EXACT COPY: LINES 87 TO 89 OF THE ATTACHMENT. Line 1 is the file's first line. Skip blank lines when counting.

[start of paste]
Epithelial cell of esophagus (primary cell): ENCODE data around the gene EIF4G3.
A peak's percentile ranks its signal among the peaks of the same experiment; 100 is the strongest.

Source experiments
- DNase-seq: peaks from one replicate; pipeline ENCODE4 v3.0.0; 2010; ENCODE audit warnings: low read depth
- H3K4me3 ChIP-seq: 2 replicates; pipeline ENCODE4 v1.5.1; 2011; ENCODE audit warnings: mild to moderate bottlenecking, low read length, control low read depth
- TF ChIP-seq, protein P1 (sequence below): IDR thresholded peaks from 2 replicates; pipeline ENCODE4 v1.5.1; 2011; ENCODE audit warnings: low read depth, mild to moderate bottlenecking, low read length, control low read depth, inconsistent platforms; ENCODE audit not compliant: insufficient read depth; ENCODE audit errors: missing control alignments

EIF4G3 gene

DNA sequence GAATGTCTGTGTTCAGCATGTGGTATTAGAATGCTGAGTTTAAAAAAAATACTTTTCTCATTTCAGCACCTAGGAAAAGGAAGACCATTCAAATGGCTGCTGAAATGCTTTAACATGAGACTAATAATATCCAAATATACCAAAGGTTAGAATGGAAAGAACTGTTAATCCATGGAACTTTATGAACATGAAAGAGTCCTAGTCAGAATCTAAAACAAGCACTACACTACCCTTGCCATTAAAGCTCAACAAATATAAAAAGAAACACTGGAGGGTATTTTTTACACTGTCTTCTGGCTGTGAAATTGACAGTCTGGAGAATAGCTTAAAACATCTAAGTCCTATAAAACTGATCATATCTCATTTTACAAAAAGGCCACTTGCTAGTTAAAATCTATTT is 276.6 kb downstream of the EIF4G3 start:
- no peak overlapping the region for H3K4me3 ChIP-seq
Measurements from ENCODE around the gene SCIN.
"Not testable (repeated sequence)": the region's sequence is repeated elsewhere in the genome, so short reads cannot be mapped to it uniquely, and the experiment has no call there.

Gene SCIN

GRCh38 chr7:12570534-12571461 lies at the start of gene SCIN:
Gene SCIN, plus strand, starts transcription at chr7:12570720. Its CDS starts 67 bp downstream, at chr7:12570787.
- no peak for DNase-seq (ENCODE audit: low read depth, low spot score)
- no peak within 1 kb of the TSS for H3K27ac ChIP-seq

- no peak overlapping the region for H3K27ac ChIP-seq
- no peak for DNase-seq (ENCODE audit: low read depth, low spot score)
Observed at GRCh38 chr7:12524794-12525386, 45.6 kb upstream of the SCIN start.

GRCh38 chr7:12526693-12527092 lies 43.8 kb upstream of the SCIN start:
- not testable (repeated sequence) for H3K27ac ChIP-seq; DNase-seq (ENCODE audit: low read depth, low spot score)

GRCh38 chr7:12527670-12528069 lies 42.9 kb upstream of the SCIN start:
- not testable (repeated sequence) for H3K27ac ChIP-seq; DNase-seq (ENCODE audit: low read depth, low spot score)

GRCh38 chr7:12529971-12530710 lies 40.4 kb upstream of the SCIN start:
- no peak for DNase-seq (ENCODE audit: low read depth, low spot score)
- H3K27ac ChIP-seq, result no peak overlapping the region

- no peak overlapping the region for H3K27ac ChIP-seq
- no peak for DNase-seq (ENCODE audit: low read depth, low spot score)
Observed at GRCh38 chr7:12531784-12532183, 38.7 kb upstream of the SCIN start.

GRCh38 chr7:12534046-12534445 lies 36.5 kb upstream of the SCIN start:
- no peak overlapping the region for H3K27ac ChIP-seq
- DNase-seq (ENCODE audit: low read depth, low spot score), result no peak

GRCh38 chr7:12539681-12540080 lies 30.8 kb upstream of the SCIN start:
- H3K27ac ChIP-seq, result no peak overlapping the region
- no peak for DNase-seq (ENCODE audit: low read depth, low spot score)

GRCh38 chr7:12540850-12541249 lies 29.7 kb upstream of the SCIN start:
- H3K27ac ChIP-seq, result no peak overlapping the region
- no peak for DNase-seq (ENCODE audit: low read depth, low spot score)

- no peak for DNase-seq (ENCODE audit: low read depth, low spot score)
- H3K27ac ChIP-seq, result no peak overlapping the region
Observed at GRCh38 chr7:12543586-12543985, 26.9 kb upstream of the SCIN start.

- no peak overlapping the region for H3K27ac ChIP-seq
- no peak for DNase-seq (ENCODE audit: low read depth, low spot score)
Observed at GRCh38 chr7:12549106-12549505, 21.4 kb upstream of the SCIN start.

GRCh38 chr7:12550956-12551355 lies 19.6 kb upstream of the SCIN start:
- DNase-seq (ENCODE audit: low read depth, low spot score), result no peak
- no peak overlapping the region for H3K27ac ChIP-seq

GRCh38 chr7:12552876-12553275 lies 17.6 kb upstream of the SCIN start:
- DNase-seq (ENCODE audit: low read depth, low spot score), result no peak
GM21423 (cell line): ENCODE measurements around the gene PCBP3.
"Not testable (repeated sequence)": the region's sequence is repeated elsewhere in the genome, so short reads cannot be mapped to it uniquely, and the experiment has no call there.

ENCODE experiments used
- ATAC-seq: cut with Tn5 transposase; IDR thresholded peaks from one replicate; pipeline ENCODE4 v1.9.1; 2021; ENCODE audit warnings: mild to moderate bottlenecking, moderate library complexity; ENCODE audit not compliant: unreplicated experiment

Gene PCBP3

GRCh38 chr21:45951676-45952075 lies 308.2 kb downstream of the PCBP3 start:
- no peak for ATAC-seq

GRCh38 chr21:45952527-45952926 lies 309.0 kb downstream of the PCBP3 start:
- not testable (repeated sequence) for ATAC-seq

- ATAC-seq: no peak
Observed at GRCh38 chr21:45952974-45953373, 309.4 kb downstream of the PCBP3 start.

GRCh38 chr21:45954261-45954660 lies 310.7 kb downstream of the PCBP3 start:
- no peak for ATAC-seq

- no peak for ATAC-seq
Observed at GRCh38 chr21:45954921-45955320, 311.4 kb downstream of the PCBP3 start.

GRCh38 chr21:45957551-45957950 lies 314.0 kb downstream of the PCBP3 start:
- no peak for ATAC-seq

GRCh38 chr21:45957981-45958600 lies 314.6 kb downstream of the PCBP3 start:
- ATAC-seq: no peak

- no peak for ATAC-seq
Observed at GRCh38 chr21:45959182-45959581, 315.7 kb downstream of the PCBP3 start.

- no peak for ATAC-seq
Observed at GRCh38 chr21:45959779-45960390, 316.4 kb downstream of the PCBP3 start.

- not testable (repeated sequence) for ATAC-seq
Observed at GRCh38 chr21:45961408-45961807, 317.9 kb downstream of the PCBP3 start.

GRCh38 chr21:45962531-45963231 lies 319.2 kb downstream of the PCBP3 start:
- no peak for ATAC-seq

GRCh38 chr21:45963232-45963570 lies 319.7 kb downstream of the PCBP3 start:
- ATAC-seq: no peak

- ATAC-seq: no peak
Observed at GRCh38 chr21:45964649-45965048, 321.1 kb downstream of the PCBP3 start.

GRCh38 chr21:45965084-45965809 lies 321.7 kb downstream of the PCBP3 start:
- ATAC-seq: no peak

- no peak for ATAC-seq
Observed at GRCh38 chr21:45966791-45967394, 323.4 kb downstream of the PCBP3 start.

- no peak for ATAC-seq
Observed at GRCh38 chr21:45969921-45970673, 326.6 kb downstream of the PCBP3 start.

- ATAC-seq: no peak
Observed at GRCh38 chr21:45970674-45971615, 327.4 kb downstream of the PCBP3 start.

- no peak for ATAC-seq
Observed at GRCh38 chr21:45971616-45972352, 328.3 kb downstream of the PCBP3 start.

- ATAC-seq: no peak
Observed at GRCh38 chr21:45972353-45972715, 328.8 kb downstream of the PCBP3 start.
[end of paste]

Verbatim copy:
- ATAC-seq: no peak
Observed at GRCh38 chr21:45970674-45971615, 327.4 kb downstream of the PCBP3 start.

- no peak for ATAC-seq